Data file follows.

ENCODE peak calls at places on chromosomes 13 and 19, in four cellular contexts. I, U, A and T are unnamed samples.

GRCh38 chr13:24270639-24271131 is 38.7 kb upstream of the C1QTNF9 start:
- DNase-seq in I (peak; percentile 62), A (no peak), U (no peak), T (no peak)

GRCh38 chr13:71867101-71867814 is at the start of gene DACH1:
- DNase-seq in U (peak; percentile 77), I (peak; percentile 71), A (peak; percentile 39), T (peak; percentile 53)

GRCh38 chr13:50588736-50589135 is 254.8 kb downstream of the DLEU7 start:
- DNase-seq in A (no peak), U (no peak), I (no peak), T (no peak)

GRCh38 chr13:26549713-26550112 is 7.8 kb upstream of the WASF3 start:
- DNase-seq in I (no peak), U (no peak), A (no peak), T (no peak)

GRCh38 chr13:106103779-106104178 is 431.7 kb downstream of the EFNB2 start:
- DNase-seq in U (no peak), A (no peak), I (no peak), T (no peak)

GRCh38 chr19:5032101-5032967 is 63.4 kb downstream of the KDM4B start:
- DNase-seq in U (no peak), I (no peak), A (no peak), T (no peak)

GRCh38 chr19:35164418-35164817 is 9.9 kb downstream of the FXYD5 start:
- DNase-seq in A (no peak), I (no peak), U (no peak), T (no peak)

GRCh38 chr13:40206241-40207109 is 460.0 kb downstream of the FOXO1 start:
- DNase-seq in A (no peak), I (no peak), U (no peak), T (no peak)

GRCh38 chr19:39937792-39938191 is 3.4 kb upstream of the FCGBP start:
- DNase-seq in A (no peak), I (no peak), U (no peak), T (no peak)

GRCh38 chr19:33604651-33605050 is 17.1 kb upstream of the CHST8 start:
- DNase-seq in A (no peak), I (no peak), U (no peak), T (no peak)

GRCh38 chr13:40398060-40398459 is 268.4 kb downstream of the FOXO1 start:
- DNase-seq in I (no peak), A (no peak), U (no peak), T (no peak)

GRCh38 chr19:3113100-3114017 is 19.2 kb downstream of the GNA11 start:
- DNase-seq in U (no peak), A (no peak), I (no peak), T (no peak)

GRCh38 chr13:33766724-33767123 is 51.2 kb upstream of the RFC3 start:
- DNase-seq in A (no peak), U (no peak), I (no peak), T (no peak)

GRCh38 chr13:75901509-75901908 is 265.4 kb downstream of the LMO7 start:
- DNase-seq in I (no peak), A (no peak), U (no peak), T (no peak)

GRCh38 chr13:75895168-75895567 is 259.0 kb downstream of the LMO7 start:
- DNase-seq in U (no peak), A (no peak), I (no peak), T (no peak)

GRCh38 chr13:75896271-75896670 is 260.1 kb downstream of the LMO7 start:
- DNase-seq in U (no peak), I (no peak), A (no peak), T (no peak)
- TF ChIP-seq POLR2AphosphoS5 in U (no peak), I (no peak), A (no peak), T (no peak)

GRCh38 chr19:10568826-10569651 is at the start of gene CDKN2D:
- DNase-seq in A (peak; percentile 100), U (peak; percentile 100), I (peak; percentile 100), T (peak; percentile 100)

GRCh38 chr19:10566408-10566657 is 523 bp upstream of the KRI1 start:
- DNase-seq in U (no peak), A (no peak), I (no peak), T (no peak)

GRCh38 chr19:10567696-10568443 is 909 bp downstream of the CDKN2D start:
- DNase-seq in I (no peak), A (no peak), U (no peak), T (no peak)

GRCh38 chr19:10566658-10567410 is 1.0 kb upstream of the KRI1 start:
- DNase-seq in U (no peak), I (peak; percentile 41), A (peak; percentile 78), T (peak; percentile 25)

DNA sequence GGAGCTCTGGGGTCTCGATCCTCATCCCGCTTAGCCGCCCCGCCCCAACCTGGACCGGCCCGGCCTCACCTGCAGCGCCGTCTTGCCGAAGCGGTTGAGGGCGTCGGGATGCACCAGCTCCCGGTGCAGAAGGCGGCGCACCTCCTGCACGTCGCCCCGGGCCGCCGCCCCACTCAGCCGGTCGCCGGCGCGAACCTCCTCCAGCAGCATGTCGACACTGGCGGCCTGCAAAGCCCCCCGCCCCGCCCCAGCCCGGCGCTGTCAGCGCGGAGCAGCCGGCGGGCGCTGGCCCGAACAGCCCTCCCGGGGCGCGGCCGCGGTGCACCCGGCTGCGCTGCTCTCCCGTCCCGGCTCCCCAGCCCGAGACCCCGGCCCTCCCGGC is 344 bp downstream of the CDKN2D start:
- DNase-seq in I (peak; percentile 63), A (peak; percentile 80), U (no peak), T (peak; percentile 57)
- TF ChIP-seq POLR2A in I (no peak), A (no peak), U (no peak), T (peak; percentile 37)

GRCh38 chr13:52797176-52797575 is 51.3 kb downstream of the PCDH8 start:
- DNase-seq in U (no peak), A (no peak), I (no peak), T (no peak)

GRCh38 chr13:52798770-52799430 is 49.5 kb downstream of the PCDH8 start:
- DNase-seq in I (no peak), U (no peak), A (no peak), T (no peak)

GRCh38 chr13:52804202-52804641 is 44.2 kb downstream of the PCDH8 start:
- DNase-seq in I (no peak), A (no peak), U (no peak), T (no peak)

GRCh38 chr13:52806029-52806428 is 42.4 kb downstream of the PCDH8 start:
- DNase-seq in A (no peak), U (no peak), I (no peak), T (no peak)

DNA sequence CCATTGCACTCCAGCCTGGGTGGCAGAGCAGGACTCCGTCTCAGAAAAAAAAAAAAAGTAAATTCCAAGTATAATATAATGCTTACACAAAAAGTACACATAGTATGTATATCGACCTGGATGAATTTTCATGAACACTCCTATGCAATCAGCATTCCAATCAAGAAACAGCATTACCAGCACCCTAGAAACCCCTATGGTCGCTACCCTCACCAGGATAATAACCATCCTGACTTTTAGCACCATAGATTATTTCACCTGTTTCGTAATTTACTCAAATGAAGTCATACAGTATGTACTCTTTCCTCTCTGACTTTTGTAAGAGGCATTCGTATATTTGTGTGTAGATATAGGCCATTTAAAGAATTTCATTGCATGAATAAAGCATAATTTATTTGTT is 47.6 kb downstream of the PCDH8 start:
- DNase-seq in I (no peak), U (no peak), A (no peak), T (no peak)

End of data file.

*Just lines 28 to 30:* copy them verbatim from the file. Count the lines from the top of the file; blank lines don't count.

GRCh38 chr13:75901509-75901908 is 265.4 kb downstream of the LMO7 start:
- DNase-seq in I (no peak), A (no peak), U (no peak), T (no peak)

GRCh38 chr13:75895168-75895567 is 259.0 kb downstream of the LMO7 start: